30 July 2008

Hearing Loss and your iPods

The current issue of the Archives of Internal Medicine says that "hearing loss is more prevalent among US adults than previously reported."

More and more hearing loss, huh? The louder and the noisier the world gets, the more people can't hear what's happening. The same study suggested that the prevention of hearing loss should begin during "young adulthood."

Now, how is that possible?

In this age of iPods and cellphone headsets, how can we prevent hearing loss? I have yet to encounter a young adult whose iPod is not set to full volume when I'm around them. I have often wondered why they use earphones if they're going to set their iPods to full volume anyway. Privacy, you say? But there's nothing private about it anymore. It is way too loud that even people around can hear what these young people are playing. They call it music, of course; I beg to differ, though --- I call it NOISE.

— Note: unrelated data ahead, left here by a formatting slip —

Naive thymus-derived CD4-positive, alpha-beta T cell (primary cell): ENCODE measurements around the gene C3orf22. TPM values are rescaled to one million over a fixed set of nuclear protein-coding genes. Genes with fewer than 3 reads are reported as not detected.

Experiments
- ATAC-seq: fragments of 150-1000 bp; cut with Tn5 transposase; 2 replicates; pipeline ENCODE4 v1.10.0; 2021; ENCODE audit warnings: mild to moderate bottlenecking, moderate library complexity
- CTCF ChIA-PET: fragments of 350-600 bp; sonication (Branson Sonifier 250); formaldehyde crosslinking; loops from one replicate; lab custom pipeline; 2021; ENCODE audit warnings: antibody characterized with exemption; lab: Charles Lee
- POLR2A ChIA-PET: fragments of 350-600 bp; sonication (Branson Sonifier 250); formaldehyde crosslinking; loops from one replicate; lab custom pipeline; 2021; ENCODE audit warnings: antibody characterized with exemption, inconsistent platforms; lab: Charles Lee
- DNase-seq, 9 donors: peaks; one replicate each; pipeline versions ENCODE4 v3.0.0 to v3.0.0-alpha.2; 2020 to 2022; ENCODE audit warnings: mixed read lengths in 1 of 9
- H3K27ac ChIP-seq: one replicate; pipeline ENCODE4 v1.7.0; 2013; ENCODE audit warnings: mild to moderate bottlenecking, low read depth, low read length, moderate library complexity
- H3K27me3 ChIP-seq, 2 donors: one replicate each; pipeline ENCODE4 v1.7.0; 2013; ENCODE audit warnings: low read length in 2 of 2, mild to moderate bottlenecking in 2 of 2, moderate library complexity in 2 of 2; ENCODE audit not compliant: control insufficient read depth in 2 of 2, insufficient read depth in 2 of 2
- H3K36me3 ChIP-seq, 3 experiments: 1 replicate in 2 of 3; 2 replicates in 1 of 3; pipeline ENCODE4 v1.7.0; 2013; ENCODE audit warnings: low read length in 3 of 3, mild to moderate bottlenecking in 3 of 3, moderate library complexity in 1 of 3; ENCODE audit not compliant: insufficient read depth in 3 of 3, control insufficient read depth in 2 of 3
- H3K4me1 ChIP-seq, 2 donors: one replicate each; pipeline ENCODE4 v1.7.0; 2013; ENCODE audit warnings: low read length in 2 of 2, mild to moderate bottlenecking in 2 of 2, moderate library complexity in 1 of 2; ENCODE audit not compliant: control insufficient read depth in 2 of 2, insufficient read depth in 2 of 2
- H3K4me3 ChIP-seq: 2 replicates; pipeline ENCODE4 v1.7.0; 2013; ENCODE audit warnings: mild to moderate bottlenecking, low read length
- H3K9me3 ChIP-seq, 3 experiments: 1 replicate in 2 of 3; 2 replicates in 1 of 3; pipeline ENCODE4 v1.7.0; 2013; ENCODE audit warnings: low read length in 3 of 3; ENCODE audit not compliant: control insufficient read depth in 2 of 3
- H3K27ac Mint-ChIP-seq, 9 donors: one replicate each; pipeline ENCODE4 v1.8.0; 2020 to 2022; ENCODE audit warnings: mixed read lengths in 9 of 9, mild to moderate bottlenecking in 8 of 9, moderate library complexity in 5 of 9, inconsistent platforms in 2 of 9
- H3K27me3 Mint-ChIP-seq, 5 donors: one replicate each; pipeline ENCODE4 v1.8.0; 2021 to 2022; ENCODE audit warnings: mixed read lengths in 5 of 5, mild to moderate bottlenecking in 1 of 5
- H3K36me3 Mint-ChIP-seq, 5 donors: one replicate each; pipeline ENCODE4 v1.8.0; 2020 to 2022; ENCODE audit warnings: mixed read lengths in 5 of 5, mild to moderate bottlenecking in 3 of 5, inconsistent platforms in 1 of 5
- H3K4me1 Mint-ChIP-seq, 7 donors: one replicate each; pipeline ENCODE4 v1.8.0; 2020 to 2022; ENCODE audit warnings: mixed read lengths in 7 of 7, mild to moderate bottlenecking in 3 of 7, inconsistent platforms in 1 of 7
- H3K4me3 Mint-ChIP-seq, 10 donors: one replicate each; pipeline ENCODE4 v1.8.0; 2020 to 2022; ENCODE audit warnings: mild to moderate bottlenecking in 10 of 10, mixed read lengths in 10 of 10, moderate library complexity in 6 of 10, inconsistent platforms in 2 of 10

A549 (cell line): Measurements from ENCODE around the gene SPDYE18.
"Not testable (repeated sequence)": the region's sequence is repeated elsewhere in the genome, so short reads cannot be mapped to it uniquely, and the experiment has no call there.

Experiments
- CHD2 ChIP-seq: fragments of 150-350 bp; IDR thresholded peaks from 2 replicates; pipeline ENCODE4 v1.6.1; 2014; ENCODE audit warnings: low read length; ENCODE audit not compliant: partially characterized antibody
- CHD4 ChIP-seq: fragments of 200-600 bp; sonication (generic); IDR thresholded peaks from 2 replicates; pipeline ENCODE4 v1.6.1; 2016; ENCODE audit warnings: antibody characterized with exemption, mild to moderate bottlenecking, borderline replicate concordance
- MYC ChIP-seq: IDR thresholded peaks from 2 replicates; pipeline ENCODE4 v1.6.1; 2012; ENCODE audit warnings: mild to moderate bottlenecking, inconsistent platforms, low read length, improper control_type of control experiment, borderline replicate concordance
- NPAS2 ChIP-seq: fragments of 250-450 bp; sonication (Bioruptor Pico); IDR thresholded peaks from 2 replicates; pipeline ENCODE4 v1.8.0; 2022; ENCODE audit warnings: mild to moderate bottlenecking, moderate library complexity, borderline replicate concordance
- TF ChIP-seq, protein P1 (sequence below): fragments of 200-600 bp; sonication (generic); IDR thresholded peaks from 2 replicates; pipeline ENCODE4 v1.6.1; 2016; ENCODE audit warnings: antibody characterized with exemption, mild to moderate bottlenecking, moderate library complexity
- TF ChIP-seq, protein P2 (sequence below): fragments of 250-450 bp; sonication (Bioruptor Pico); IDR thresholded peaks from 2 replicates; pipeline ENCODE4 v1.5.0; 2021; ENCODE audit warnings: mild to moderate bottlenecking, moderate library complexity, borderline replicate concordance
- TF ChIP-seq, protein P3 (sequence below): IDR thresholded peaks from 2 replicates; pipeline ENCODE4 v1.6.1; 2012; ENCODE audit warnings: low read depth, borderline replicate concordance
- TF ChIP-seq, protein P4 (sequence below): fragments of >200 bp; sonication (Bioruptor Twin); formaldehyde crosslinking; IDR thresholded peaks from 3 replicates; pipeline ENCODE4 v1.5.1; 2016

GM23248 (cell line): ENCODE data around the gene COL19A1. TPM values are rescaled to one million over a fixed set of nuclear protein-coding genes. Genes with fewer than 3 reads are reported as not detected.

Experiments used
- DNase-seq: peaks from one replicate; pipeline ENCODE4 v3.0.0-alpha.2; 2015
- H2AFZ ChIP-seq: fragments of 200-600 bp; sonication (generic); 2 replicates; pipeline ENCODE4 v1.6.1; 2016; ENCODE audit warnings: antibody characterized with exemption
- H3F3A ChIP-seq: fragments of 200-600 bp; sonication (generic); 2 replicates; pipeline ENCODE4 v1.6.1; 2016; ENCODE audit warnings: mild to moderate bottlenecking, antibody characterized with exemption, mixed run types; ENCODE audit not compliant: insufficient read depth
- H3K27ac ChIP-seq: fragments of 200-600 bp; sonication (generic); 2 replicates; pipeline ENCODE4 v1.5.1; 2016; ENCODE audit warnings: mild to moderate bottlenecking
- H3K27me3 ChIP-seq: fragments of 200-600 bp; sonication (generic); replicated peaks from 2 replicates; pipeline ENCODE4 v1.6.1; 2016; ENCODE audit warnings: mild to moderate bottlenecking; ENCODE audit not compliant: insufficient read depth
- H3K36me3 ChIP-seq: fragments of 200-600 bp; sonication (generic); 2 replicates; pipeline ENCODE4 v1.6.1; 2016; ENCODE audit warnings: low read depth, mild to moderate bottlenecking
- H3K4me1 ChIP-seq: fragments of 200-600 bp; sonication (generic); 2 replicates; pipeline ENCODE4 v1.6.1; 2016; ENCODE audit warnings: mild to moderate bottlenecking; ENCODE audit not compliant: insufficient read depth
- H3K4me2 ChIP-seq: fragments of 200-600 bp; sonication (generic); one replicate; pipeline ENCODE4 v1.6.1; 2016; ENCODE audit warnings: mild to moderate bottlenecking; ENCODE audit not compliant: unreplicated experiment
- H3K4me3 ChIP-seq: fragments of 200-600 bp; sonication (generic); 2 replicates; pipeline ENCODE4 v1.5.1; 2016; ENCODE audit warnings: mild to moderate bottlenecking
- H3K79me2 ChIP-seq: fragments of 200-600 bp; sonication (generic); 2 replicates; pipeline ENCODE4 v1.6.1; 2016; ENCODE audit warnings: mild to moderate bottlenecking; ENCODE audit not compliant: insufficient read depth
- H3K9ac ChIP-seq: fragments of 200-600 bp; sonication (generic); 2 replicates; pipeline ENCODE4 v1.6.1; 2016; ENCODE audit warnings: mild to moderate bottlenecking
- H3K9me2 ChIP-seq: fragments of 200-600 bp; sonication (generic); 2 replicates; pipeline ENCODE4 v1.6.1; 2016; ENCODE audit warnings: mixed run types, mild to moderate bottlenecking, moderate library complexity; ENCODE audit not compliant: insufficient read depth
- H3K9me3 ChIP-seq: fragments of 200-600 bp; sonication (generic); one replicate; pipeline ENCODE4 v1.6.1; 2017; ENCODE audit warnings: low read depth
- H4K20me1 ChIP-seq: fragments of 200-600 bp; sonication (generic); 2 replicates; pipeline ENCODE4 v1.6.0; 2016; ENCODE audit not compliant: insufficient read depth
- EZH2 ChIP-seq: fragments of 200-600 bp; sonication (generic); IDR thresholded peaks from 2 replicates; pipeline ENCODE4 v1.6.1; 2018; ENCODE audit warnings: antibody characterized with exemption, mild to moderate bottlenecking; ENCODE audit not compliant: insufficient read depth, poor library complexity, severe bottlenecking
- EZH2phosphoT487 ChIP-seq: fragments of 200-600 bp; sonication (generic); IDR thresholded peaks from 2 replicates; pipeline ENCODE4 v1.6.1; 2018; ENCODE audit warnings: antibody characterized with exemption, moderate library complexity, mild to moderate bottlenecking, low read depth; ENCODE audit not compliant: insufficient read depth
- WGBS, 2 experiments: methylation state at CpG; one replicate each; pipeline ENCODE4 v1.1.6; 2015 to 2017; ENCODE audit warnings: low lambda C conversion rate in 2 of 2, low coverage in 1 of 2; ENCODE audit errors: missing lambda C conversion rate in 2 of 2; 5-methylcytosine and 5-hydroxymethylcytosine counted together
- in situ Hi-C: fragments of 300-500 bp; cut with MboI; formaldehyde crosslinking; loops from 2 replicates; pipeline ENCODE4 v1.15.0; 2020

TIME has an interesting piece on iPods. Here's an excerpt:
Q: How much hearing loss does an iPod cause?

A: It depends on the person, it depends on how long you're listening, and it depends on the level at which you're setting your iPod.

If you're using the earbuds that come with an iPod and you turn the volume up to about 90% of maximum and you listen a total of two hours a day, five days a week, our best estimates are that the people who have more sensitive ears will develop a rather significant degree of hearing loss --- on the order of 40 decibels (dB). That means the quietest sounds audible are 40 dB loud. Now, this is high-pitched hearing loss, so a person can still hear sounds and understand most speech. The impact is going to be most clearly noted when the background-noise level goes up, when you have to focus on what someone is saying. Then it can really start to impair your ability to communicate.
~ TIME, 28 July 2008
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